NASA’s New Horizons might have a new destination, located in the Kuiper Belt.
It travelled over three billion miles in space during nine years. And it is, unquestionably, one of NASA’s most successful and followed missions. New Horizons provided scientists and the world with the historic images of Pluto and its moons, and an abundance of scientific data on this target that is still being perused.
After Pluto-related news flooded the media, and with good reason, and NASA release of the motion video depicting New Horizons’ approach and departure from Pluto just last week, the U.S. space agency is now considering the space probe’s new destination.
While the New Horizons team is busy compiling and analysis data following the probe’s Pluto flyby, NASA is considering redirecting it to planetoid 2014 MU69 located in the Kuiper Belt. What’s another billion miles for the space probe?
A small distance that is worth planning carefully, considering the new bulk of data that is in store. This data is bound to provide more in-depth information on space bodies located in the near borders of our solar system.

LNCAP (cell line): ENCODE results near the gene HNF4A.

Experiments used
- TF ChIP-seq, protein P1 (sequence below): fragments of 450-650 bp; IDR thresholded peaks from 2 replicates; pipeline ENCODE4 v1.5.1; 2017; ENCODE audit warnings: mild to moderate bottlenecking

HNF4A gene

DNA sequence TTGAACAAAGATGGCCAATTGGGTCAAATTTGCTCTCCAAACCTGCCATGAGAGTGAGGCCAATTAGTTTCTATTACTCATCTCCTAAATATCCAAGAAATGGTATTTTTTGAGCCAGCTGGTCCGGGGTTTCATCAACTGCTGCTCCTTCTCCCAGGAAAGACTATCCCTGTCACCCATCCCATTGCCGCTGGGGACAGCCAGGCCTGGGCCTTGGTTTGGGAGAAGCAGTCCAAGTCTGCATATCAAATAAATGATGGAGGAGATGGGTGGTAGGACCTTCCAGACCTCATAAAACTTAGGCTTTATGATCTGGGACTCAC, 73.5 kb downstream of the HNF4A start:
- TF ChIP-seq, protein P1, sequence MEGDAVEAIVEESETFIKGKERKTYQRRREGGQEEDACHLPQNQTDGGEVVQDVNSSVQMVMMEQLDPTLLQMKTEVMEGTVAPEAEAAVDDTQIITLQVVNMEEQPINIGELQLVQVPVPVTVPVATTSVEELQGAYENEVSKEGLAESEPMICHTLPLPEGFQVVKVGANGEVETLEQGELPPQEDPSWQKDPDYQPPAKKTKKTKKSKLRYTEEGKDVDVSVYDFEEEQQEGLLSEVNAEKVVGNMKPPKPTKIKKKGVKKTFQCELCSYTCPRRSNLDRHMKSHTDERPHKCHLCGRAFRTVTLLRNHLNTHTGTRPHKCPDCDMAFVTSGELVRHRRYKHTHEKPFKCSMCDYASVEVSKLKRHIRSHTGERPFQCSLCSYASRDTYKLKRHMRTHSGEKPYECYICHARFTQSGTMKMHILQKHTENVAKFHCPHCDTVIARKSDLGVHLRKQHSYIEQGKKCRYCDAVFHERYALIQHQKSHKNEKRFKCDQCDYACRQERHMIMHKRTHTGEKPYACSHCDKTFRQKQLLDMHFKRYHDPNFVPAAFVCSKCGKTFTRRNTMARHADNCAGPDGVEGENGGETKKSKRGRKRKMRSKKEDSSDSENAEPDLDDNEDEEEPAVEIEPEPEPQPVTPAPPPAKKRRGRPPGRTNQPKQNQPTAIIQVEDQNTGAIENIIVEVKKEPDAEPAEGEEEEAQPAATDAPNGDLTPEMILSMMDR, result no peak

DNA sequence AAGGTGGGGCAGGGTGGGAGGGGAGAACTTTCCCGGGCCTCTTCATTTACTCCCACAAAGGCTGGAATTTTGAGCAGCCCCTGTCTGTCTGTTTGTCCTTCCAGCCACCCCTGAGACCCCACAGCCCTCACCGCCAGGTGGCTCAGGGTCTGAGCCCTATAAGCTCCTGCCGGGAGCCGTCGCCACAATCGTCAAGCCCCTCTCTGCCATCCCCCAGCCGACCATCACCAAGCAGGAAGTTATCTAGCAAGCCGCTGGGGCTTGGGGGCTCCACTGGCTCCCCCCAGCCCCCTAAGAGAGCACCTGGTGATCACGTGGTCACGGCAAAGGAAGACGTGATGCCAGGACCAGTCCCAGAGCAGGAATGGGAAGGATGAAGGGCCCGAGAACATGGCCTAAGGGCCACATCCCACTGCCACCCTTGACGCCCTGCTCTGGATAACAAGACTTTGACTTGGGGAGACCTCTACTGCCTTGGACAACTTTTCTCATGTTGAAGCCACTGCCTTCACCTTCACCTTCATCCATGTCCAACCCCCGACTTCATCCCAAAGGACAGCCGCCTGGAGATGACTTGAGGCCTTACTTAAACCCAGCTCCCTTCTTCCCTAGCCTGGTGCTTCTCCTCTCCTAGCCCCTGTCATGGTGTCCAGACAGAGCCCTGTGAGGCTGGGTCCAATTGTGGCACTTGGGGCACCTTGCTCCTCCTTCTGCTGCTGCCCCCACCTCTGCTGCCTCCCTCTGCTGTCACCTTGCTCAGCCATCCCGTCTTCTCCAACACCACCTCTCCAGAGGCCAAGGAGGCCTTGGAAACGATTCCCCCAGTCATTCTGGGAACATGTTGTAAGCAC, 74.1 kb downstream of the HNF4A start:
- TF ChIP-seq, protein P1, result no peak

2014 MU 69 is of particular interest for the U.S. space agency as Kuiper Belt objects are believed to be the building blocks of planets in the Belt. 2014 MU69 is a small object that is believed to be pristine in the sense that geological processes have not modified its composition on surface.
Moreover, it is located sufficiently far from the Sun to have kept its chemical composition unaltered since its formation. It is still unclear how large the Kuiper Belt object is, estimations placing it between 15.5 miles to 28 miles in width.
And then, there are technical aspects to be taken into consideration. New Horizons is slowly running out of fuel. So the most cost-effective choice regarding its destination proved to be 2014 MU 69. Not only that, but the object’s size, in between that of a comet and a planet like Pluto makes it an ideal research destination.
Provided everything goes according to plan, which is still in drafting phase, New Horizons should reach Kuiper Belt Object 2014 MU69 on the first day of 2019. Then, the Long Range Reconnaissance Imager will again step up to capture close images of the object and beaming them back to Earth.
The new destination is anxiously expected to be approved. Following, New Horizons will be set on its new course. Delving deeper into the Kuiper Belt and possibly beyond, NASA’s space probe is expected to be functional until 2030s.
Photo Credits: Phys.org